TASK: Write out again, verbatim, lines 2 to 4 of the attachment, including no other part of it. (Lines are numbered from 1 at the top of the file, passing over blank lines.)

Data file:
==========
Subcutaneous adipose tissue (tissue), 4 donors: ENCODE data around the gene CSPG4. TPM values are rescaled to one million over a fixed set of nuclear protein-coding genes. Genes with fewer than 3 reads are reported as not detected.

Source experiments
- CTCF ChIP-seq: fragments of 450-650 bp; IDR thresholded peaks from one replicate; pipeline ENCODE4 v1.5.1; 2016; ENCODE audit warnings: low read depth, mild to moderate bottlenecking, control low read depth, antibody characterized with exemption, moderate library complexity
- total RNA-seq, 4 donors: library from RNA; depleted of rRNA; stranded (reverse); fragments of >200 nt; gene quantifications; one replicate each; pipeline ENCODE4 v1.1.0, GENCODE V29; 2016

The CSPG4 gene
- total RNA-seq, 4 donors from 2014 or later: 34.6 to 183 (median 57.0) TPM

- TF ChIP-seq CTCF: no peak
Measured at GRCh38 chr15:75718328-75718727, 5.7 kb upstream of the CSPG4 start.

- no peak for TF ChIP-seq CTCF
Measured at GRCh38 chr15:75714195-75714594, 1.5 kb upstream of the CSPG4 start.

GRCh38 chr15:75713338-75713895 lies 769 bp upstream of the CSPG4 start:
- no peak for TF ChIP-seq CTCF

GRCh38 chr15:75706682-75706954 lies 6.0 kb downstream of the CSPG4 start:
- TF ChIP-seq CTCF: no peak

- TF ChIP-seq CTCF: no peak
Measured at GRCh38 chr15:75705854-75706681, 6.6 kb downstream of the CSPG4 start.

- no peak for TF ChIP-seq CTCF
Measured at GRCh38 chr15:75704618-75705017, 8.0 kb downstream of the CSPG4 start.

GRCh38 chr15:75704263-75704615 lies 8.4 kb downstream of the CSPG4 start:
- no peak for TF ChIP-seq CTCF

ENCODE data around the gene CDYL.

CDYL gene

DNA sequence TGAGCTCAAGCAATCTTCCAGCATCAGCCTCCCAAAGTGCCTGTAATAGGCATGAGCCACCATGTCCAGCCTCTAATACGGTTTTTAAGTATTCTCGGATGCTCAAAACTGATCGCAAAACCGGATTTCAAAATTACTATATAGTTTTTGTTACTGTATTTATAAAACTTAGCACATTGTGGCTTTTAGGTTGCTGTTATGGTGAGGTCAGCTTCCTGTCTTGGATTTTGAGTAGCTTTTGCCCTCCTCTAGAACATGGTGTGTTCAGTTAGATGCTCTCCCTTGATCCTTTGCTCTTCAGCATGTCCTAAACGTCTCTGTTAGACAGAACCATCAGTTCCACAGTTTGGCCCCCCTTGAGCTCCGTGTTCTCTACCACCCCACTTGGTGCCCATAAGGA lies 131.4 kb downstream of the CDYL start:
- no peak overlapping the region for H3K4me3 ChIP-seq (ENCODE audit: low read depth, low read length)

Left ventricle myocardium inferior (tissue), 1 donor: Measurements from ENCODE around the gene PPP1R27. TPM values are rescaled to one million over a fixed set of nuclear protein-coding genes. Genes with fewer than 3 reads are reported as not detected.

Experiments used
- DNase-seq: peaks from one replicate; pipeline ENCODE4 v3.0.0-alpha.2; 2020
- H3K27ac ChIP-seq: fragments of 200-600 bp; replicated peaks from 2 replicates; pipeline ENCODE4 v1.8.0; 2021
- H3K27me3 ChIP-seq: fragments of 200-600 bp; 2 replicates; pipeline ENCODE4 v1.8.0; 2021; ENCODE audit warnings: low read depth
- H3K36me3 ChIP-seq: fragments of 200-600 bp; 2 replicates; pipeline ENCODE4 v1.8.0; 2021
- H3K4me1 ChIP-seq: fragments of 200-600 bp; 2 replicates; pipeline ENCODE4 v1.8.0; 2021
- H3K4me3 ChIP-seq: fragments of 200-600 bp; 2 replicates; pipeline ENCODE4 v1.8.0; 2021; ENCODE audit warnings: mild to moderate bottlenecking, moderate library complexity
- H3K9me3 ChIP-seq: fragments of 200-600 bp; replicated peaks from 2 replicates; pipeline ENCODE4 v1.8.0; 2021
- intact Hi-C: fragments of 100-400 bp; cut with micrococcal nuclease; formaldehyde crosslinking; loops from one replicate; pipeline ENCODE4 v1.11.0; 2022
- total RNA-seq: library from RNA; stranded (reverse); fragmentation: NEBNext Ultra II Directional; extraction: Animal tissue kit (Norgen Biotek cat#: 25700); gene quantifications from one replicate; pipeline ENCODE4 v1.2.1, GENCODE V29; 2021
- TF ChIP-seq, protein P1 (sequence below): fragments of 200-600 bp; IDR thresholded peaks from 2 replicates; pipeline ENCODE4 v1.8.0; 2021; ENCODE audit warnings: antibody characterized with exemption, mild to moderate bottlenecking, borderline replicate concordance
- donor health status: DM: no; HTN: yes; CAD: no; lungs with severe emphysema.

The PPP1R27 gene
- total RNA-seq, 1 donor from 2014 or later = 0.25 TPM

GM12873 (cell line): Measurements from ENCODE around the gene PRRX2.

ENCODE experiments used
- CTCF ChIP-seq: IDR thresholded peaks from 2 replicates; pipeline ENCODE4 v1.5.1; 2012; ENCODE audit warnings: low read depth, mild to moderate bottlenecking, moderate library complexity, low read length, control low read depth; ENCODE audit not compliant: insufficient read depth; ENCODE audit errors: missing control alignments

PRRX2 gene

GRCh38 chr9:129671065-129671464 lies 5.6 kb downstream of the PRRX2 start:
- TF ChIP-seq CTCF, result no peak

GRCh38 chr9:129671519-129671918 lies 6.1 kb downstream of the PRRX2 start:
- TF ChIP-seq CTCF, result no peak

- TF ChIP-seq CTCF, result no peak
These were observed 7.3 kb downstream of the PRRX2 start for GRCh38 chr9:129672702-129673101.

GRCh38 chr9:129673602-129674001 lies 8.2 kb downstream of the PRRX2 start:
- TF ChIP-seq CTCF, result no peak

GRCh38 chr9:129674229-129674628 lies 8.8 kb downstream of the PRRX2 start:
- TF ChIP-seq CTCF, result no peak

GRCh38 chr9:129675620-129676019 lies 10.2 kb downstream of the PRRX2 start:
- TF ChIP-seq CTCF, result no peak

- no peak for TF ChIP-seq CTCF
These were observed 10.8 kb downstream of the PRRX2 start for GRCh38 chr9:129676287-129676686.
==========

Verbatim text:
Source experiments
- CTCF ChIP-seq: fragments of 450-650 bp; IDR thresholded peaks from one replicate; pipeline ENCODE4 v1.5.1; 2016; ENCODE audit warnings: low read depth, mild to moderate bottlenecking, control low read depth, antibody characterized with exemption, moderate library complexity
- total RNA-seq, 4 donors: library from RNA; depleted of rRNA; stranded (reverse); fragments of >200 nt; gene quantifications; one replicate each; pipeline ENCODE4 v1.1.0, GENCODE V29; 2016